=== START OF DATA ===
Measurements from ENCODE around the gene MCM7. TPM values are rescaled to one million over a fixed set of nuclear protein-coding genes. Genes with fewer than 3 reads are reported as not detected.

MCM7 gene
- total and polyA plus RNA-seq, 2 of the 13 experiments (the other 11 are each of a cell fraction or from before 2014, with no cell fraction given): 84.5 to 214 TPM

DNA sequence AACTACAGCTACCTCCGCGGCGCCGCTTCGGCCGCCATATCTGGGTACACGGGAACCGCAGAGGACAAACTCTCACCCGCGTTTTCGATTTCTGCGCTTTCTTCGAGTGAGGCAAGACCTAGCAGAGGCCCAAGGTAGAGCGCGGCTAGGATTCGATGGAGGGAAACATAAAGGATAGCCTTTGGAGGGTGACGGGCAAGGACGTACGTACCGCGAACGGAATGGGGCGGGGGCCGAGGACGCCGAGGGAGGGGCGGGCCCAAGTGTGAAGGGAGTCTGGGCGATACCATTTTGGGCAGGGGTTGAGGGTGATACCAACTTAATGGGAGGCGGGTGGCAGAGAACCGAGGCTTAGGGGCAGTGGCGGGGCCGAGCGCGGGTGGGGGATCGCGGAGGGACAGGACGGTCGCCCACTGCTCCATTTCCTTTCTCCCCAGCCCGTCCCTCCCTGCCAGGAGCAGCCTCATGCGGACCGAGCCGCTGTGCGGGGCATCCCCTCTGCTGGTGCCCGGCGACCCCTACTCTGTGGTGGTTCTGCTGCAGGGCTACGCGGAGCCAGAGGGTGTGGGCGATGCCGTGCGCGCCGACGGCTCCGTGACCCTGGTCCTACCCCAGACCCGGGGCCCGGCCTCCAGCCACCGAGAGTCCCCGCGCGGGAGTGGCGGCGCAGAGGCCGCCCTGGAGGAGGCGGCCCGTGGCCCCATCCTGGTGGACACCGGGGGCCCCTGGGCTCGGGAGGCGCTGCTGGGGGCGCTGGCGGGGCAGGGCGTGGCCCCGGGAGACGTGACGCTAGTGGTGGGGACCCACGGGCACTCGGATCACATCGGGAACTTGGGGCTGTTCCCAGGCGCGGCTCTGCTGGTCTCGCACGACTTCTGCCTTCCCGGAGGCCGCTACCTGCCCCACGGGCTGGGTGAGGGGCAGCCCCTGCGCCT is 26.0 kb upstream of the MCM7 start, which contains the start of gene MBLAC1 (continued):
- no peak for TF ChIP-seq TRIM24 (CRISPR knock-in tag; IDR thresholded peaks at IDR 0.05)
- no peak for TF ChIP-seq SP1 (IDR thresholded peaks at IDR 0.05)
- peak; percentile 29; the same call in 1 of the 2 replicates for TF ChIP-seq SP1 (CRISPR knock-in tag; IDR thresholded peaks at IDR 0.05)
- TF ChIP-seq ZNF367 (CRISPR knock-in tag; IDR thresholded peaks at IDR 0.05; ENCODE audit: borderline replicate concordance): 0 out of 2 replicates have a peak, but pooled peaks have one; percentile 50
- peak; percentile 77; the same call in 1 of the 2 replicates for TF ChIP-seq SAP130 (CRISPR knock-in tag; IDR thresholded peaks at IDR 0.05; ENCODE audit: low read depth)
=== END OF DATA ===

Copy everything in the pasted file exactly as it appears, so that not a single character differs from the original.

Measurements from ENCODE around the gene MCM7. TPM values are rescaled to one million over a fixed set of nuclear protein-coding genes. Genes with fewer than 3 reads are reported as not detected.

MCM7 gene
- total and polyA plus RNA-seq, 2 of the 13 experiments (the other 11 are each of a cell fraction or from before 2014, with no cell fraction given): 84.5 to 214 TPM

DNA sequence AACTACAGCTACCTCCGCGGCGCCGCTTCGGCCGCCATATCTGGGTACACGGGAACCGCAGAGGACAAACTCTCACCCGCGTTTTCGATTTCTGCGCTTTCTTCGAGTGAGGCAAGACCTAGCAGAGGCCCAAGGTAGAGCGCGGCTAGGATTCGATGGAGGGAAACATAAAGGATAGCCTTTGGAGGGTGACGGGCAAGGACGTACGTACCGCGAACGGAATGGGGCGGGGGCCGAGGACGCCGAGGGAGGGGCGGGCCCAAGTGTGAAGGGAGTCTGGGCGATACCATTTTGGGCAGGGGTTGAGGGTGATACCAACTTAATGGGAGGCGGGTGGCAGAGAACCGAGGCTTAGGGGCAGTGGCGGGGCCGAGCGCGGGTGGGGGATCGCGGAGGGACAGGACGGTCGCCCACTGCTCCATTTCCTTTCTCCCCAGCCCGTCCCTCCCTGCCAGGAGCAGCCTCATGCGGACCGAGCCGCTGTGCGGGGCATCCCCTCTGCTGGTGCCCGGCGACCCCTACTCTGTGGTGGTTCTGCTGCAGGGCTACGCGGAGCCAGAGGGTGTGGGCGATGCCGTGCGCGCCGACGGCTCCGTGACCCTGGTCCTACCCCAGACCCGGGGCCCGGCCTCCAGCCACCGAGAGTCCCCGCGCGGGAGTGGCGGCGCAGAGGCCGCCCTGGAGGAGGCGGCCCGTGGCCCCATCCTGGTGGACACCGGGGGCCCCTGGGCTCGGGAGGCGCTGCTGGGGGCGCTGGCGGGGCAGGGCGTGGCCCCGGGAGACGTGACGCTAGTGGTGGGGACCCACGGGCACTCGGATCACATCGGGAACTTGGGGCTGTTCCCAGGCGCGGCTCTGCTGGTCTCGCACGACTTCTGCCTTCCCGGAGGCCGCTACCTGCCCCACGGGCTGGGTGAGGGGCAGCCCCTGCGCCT is 26.0 kb upstream of the MCM7 start, which contains the start of gene MBLAC1 (continued):
- no peak for TF ChIP-seq TRIM24 (CRISPR knock-in tag; IDR thresholded peaks at IDR 0.05)
- no peak for TF ChIP-seq SP1 (IDR thresholded peaks at IDR 0.05)
- peak; percentile 29; the same call in 1 of the 2 replicates for TF ChIP-seq SP1 (CRISPR knock-in tag; IDR thresholded peaks at IDR 0.05)
- TF ChIP-seq ZNF367 (CRISPR knock-in tag; IDR thresholded peaks at IDR 0.05; ENCODE audit: borderline replicate concordance): 0 out of 2 replicates have a peak, but pooled peaks have one; percentile 50
- peak; percentile 77; the same call in 1 of the 2 replicates for TF ChIP-seq SAP130 (CRISPR knock-in tag; IDR thresholded peaks at IDR 0.05; ENCODE audit: low read depth)